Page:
Tokyo Electric Power Co. said it was trying to inspect and clean a passage before another robot does a fuller examination to assess damage to the structure and its fuel. The second robot, known as the “scorpion,” will also measure radiation and temperatures.
Thursday’s problem underscores the challenges in decommissioning the wrecked nuclear plant. Inadequate cleaning, high radiation and structural damage could limit subsequent probes, and may require more radiation-resistant cameras and other equipment, TEPCO spokesman Takahiro Kimoto said.
“We will further study (Thursday’s) outcome before deciding on the deployment of the scorpion,” he said.
TEPCO needs to know the melted fuel’s exact location and condition and other structural damage in each of the three wrecked reactors to figure out the best and safest ways to remove the fuel. It is part of the decommissioning work, which is expected to take decades.
During Thursday’s cleaning mission, the robot went only part way into a space under the core that TEPCO wants to inspect closely. It crawled down the passage while peeling debris with a scraper and using water spray to blow some debris away. The dark brown deposits grew thicker and harder to remove as the robot went further.
After about two hours, the two cameras on the robot suddenly developed a lot of noise and their images quickly darkened — a sign of a problem caused by high radiation. Operators of the robot pulled it out of the chamber before completely losing control of it.
The outcome means the second robot will encounter more obstacles and have less time than expected for examination on its mission, currently planned for later this month, though Thursday’s results may cause a delay.
Both of the robots are designed to withstand up to 1,000 Sieverts of radiation. The cleaner’s two-hour endurance roughly matches an estimated radiation of 650 Sieverts per hour based on noise analysis of the images transmitted by the robot-mounted cameras. That’s less than one-tenth of the radiation levels inside a running reactor, but still would kill a person almost instantly.
Kimoto said the noise-based radiation analysis of the Unit 2’s condition showed a spike in radioactivity along a connecting bridge used to slide control rods in and out, a sign of a nearby source of high radioactivity, while levels were much lower in areas underneath the core, the opposite of what would normally be the case. He said the results are puzzling and require further analysis.
TEPCO officials said that despite the dangerously high figures, radiation is not leaking outside of the reactor.
Images recently captured from inside the chamber showed damage and structures coated with molten material, possibly mixed with melted nuclear fuel, and part of a disc platform hanging below the core that had been melted through.
Extremely high radiation breaks down Fukushima clean-up robot at damaged nuclear reactor
A clean-up mission using a remotely operated robot at Japan’s crippled Fukushima nuclear plant has had to be aborted, as officials feared they could completely lose control of the probe affected by unexpectedly high levels of radiation.
The robot equipped with a high-pressure water pump and a camera designed to withstand up to 1,000 Sieverts of cumulative exposure had been pulled off the inactive Reactor 2 at the Fukushima Daiichi nuclear complex earlier this week, The Japan Times reported Friday, citing the plant operator, Tokyo Electric Power Company (TEPCO). The device reportedly broke down just two hour into the probe.
The failure led experts to rethink estimated levels of radiation inside the damaged reactor.
While last week TEPCO said it might stand at 530 Sieverts per hour – a dose that can almost instantly kill a human being, following the latest aborted mission a company official has said a reading of up to 600 Sieverts should be “basically correct.”
Even despite the considerable 30-percent margin of error for the revised estimate, the latest probe left no doubt that radiation levels are at record highs within the reactor. Even though it cannot be measured directly with a Geiger counter or dosimeter, the dose is calculated by its effect on the equipment.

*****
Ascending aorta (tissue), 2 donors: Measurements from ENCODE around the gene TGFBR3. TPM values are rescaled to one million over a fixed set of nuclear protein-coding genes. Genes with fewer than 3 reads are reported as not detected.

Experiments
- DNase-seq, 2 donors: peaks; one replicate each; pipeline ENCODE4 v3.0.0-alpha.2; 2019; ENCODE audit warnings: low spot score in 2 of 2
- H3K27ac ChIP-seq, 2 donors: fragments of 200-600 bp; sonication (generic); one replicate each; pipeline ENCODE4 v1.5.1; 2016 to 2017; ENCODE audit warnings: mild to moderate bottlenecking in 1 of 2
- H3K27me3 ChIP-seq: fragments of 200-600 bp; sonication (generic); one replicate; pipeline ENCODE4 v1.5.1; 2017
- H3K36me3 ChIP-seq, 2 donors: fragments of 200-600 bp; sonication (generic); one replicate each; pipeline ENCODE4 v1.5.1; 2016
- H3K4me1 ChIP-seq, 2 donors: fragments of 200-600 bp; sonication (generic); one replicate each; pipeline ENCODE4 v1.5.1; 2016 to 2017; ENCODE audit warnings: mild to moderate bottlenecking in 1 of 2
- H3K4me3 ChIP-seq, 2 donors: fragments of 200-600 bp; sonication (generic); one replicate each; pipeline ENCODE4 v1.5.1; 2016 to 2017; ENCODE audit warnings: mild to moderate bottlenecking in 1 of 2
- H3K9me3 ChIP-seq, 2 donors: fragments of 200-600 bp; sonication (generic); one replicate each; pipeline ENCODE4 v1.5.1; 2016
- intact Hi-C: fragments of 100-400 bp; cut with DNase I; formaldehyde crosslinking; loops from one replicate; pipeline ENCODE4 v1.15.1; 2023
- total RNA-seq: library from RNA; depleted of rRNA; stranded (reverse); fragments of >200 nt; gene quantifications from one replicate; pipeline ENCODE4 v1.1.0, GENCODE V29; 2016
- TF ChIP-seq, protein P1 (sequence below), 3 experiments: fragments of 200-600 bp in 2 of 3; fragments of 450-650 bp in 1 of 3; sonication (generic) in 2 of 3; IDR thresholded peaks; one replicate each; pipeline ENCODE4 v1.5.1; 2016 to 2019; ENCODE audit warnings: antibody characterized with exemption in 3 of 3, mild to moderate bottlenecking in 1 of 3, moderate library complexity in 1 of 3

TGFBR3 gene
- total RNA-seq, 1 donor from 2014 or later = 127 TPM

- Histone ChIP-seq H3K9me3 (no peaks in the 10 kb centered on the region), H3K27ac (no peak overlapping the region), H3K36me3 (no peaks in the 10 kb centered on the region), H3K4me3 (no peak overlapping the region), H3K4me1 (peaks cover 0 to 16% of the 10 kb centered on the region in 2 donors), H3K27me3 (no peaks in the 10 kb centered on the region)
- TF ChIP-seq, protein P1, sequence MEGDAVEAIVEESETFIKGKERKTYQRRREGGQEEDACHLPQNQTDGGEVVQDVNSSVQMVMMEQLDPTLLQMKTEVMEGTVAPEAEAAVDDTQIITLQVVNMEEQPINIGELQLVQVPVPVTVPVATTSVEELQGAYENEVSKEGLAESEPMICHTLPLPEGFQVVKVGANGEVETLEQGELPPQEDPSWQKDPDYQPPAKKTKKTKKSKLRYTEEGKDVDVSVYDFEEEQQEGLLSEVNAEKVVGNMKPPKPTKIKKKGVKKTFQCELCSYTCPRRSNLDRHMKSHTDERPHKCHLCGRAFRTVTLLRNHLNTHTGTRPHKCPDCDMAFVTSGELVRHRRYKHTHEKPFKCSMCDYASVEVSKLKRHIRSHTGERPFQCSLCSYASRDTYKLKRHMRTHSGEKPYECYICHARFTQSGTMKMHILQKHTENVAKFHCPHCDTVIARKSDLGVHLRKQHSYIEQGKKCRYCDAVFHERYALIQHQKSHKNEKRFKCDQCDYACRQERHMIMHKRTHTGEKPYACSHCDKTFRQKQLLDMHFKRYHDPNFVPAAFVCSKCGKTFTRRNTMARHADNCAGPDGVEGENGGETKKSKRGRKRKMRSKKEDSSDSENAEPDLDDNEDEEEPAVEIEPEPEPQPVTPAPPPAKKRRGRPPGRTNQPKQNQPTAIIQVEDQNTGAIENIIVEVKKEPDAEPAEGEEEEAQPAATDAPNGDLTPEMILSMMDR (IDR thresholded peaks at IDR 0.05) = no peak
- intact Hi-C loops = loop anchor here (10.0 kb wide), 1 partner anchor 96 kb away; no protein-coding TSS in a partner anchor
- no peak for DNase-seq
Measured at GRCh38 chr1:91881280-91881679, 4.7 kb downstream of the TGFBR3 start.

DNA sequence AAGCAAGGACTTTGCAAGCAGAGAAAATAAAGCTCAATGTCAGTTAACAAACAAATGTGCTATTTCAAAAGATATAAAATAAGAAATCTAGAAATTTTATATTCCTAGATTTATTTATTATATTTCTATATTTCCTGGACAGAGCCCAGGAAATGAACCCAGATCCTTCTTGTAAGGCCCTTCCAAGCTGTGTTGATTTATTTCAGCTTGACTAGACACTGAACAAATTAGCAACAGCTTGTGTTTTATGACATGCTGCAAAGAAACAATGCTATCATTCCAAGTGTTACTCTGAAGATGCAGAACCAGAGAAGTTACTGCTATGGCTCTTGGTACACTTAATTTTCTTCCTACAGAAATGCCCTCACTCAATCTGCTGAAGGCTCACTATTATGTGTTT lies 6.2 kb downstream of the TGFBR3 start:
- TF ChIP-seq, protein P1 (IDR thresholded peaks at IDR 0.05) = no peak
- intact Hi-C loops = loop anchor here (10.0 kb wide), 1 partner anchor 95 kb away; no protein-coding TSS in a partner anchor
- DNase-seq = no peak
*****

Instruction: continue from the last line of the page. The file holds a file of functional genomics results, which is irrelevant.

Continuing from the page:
Last month, a hole of no less than one square meter in size was discovered beneath the same reactor’s pressure vessel. The apparent opening in the metal grating is believed to have been caused by melted nuclear fuel, TEPCO then said.
The recent mission has demonstrated that the melted fuel is close to the studied area.
While extreme radiation levels have been registered within the reactor, officials insist that no leaks or increases outside have been detected.
The failure might force Japan to rethink the robot-based strategy it has adopted for locating melted fuel at Fukushima, according to The Japan Times.
The robot affected by radiation was supposed to wash off thick layers of dirt and other wreckage, clearing ways for another remotely controlled probe to enter the area, tasked with carrying out a more proper investigation to assess the state of the damaged nuclear reactor. Previously, even specially-made robots designed to probe the underwater depths beneath the power plant have crumbled and shut down affected by the radioactive substance inside the reactor.
The Fukushima Daiichi nuclear power plant suffered a blackout and subsequent failure of its cooling systems in March 2011, when it was hit by an earthquake and tsunami. Three of the plant’s six reactors were hit by meltdowns, making the Fukushima nuclear disaster the worst since the Chernobyl catastrophe in Ukraine in 1986. TEPCO is so far in the early stages of assessing the damage, with the decommissioning of the nuclear facility expected to take decades.
Kevin Kamps, Beyond Nuclear. Almost 6 years after a massive meltdown – radiation levels at the crippled Fukushima Daiichi power plant in Japan are as dangerously high as ever. So is nuclear power ever worth the risk?
….A number of commentators, Arnie Gundersen at Fairwinds, Kendra Ulrich at Greenpeace International, Nancy Foust at Simply Info, have pointed out that the levels of radioactivity that are being talked about by Tokyo Electric (TEPCO), 53,000 rem per hour levels that were documented just a week ago have probably been there this whole time since March 2011 since the meltdown happened because what they are doing is they are getting closer where the melted core is at, they still don’t know where they ‘re at but what they are doing they are getting closer to that dangerous place and so sure enough it stands to reason that they would find these levels….